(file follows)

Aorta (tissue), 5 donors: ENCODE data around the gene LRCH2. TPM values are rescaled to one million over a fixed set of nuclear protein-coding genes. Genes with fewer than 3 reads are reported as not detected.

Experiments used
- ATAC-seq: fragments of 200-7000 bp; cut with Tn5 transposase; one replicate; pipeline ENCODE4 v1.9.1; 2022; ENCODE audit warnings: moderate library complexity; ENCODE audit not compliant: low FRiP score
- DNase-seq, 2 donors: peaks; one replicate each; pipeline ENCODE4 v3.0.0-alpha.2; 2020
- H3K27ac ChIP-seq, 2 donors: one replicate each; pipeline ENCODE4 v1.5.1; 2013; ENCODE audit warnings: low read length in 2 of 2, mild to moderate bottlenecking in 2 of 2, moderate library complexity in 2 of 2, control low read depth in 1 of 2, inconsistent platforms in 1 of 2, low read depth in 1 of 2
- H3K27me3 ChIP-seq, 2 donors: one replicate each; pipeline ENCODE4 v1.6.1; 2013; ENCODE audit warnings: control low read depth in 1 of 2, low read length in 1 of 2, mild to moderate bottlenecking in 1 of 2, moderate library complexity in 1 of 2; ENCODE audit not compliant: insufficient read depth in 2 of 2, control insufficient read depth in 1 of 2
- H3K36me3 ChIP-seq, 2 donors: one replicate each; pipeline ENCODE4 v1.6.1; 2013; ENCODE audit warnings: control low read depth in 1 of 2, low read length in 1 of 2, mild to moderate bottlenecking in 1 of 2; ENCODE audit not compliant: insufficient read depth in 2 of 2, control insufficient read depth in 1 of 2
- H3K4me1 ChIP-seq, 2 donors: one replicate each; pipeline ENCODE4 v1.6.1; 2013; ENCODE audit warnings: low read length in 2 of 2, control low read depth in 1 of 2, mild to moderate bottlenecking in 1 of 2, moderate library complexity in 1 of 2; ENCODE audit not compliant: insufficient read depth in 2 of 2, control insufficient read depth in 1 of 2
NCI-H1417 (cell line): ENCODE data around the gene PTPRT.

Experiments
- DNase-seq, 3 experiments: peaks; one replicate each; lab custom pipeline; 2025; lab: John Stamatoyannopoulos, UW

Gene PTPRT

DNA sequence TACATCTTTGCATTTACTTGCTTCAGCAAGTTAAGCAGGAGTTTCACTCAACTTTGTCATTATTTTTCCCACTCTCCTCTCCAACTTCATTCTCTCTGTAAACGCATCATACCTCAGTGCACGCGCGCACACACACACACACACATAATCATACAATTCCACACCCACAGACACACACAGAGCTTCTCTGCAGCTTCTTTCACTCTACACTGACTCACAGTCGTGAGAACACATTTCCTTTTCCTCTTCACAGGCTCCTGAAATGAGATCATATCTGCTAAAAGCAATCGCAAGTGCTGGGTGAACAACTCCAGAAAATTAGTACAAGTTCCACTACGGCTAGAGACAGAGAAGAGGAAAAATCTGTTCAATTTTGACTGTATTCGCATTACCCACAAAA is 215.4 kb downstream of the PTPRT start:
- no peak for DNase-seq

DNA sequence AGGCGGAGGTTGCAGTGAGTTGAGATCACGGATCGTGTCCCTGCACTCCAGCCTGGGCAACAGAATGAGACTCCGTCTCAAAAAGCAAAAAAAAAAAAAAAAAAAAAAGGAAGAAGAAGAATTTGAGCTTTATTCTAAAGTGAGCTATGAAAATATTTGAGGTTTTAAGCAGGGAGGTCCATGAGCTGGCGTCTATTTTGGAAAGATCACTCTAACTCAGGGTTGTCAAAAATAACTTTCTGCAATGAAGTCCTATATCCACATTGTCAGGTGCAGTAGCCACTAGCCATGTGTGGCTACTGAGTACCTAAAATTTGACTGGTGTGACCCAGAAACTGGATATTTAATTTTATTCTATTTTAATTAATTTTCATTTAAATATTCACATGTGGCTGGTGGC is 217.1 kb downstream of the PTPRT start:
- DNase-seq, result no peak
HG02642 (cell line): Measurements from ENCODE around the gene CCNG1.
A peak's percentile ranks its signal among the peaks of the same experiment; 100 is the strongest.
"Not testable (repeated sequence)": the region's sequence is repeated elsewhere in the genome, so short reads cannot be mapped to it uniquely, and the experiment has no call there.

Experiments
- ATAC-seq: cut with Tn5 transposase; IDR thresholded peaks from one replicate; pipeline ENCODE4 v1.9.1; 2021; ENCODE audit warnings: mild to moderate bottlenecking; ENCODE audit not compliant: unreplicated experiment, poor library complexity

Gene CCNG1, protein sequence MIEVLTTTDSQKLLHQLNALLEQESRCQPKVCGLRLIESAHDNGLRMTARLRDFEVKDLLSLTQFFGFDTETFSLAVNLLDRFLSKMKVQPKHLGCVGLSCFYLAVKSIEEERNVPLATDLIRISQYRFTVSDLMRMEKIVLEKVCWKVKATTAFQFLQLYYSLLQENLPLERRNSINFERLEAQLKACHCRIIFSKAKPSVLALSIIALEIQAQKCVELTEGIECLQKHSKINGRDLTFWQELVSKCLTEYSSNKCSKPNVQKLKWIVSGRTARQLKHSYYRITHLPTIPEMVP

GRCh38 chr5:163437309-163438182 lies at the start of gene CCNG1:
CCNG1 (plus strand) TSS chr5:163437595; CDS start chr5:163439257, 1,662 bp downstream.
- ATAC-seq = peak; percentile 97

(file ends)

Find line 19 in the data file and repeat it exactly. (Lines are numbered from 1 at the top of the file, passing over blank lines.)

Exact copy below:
"Not testable (repeated sequence)": the region's sequence is repeated elsewhere in the genome, so short reads cannot be mapped to it uniquely, and the experiment has no call there.